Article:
Teaching your puppy to potty at the right time and place is one of the most important first steps you can take for a long, happy life together. House soiling is among the top reasons why dogs lose their homes or end up in shelters. Few people are willing to put up with a dog that destroys rugs and flooring, or who leaves a stinky mess that you have to clean after a hard day at work.
That’s why it’s so important to make sure that you do some research in advance, decide how to train a puppy. These include:
- Crate training
- Frequent trips outdoors
- Paper training
- Control the diet
- Keep a consistent schedule; this pertains to trips outside, feeding and exercise
- Provide regular exercise—exercise helps with motility
- Reinforce your puppy for “going” outside
Let’s explore some of these concepts in depth.
#1. Puppy Pads and Paper Training
Use of puppy pads and paper for puppy training can be “tricky” because you are reinforcing two different options for the puppy. In an ideal situation, pups would learn to hold it indoors and only eliminate at specific spots outdoors. But some cases may require a bit of creative thought, such as a person who has a job that makes it impossible to get home several times a day, or for a tiny dog living where the winters are brutal. Puppy pads give a dog the option of relieving herself in an approved spot at home. After the dog matures, the owner can then work on having the dog do her business outdoors all the time. While scrubbing them, you can opt for our scrub tops at PupNPaws and have fun with your furry buddy.
#2. Make a Schedule
This is vital to housetraining success. Puppies have tiny bladders, and water just runs right through them. Monitor daily events and your puppy’s individual habits when setting up a schedule. With very young puppies, you should expect to take the puppy out:
- First thing in the morning
- Last thing at night
- After playing
- After spending time in a crate
- Upon waking up from a nap
- After chewing a toy or bone
- After eating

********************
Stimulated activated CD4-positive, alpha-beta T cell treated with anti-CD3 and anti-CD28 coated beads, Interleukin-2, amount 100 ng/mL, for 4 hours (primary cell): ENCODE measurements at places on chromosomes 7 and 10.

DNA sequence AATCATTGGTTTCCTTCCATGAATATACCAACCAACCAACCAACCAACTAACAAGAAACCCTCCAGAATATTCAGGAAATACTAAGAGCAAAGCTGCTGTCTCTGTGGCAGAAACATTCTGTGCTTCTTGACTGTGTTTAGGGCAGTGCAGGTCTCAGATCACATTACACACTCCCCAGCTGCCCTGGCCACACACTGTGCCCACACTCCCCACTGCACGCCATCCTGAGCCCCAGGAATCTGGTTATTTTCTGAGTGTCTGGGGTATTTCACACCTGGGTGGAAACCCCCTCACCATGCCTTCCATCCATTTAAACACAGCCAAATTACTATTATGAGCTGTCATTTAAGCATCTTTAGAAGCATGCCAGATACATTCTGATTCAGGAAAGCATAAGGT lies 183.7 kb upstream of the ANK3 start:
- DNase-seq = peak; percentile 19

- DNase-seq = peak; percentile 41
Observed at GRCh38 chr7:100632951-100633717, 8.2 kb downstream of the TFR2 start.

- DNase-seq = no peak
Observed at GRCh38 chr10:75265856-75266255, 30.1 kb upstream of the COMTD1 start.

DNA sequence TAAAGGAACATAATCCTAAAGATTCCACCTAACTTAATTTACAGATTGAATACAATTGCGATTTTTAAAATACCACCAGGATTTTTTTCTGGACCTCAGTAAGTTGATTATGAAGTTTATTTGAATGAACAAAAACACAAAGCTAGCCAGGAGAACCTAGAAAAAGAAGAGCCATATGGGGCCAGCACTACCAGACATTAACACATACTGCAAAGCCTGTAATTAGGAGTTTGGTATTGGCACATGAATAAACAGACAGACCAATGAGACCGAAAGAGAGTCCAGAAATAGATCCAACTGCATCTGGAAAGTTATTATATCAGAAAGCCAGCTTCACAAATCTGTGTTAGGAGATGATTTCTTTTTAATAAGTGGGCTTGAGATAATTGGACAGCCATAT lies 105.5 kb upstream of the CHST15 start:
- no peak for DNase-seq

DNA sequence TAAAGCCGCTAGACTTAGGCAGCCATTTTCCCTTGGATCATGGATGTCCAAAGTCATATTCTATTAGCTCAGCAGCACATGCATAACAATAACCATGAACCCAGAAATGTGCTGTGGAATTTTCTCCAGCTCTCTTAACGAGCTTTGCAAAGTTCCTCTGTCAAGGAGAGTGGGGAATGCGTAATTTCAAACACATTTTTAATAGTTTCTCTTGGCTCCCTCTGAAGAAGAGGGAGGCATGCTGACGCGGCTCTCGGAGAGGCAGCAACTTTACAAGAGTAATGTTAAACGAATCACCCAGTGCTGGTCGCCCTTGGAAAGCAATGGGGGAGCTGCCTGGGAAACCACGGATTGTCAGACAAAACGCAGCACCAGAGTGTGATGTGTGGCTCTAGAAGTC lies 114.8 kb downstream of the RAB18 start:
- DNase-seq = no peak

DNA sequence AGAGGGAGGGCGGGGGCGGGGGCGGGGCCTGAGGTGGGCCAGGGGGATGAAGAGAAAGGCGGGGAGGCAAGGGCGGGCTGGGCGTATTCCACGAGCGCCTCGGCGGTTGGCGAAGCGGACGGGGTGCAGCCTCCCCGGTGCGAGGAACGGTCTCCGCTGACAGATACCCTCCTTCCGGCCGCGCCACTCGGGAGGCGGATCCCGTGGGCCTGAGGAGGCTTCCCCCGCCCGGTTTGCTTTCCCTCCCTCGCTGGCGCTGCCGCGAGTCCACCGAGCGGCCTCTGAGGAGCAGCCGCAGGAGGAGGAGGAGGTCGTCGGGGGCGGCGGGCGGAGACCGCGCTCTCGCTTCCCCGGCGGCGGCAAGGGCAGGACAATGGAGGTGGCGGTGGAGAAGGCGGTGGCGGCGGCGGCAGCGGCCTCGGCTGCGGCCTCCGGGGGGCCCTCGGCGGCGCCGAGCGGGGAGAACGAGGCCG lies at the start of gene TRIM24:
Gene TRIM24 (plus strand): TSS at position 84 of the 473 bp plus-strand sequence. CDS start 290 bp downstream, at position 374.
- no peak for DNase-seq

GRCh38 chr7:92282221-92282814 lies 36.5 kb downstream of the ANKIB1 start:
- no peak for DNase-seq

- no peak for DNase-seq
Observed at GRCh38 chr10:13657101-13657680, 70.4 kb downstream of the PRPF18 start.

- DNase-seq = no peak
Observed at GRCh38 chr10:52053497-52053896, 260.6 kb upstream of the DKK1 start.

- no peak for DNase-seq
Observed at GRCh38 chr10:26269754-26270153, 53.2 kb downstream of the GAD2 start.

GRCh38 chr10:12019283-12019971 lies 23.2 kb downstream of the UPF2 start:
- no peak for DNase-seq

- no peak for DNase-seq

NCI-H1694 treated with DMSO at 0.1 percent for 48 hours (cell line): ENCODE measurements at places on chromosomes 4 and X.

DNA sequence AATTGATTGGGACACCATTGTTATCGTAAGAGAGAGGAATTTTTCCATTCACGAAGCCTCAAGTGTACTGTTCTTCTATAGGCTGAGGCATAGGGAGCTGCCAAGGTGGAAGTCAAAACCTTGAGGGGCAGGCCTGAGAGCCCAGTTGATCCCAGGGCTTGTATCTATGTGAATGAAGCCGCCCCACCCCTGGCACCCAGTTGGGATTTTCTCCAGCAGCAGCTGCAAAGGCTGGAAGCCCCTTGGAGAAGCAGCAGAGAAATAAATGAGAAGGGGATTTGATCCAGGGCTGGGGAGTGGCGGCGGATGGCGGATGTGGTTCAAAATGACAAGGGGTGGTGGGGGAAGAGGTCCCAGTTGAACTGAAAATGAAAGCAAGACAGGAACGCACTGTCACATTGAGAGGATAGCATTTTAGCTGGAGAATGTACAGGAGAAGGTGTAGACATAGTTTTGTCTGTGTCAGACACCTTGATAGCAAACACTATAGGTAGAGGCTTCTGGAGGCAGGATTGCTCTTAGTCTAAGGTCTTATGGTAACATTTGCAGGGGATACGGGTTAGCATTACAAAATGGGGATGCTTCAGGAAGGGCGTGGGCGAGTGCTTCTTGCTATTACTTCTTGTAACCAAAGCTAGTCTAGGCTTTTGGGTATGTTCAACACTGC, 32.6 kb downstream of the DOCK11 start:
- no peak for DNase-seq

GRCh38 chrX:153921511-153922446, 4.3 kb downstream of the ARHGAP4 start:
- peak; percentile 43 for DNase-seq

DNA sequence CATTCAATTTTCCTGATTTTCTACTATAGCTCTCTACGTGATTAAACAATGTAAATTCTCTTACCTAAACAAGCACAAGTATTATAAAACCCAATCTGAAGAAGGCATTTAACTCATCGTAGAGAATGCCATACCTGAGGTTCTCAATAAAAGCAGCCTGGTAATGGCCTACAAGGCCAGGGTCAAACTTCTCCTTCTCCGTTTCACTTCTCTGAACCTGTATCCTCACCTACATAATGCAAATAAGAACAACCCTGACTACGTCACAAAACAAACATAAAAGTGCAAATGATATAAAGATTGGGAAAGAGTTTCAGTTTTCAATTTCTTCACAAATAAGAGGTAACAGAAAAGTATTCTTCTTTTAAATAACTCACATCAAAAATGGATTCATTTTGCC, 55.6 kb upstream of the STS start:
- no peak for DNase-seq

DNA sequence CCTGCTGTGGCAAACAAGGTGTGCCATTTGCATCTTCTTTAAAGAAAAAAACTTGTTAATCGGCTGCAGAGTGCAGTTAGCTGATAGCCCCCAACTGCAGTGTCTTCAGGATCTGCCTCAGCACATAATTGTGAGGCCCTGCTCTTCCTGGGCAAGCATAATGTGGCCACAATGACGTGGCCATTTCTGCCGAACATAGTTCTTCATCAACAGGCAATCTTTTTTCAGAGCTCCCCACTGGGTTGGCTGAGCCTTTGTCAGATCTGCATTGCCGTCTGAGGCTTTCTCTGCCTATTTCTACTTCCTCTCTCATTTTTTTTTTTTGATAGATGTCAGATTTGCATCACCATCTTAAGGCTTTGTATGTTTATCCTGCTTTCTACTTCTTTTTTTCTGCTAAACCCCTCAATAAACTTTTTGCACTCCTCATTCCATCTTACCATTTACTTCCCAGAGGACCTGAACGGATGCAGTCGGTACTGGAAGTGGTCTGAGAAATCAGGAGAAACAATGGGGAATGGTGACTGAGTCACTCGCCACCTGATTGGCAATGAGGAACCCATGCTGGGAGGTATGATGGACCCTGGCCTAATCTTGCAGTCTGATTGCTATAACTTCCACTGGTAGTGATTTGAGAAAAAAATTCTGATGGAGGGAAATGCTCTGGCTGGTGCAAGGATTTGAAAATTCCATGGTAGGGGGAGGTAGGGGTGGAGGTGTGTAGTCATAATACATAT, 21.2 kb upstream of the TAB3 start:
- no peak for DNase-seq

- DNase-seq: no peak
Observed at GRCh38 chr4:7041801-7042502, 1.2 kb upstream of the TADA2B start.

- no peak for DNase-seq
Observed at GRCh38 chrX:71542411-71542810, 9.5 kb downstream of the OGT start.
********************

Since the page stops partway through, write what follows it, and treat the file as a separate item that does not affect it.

- After drinking
- Observation and Supervision
You have to watch your puppy carefully to learn her individual signals and rhythms. Some puppies may be able to hold it longer than others. Some will have to go out every time they play or get excited. Some will stop in the middle of a play session, pee, and play on. As with human babies, canine potty habits are highly idiosyncratic hence potty training puppy can be quite a daunting task.
#3. Control the Diet
Puppies have immature digestive systems, so they can’t really handle a lot of food. That’s why it is recommended that you break up the feedings into three small meals. Another thing to keep in mind is the food itself, which should be the highest quality. Whatever path you choose for potty training puppy, make sure it agrees with your puppy.
Scolding a puppy for soiling your rug, especially after the fact, isn’t going to do anything except make her think you’re a nut. Likewise, some old methods of dog training include punishment, like rubbing a dog’s nose in her poop, are so bizarre that it’s hard to imagine how they came to be and if they ever worked for anyone. On the other hand, praising a puppy for doing the right thing works best for everything you will do in your life together.
#5. Crates Rank High as Potty Training Tool
Many people new to dogs cringe at the idea of confining their puppies in a crate, but the reluctance to use this tool generally evaporates after a few days of living with a new pet. Crates make life easier. It’s a good idea to get your dog accustomed to one for many reasons, such as vet visits, travel, convalescence, and safety.
When you bring a puppy into your home, it slowly becomes your home’s visible soul. Puppies brighten up your life by their mere presence. The time spent with your puppy is never wasted. For those of you who fall in love with every puppy you see, we’ve got something unique. Celebrate your love for your furry friends with the collection at Pup N Paws. Order customized gifts for puppy owners online on our website and brings a smile to their faces.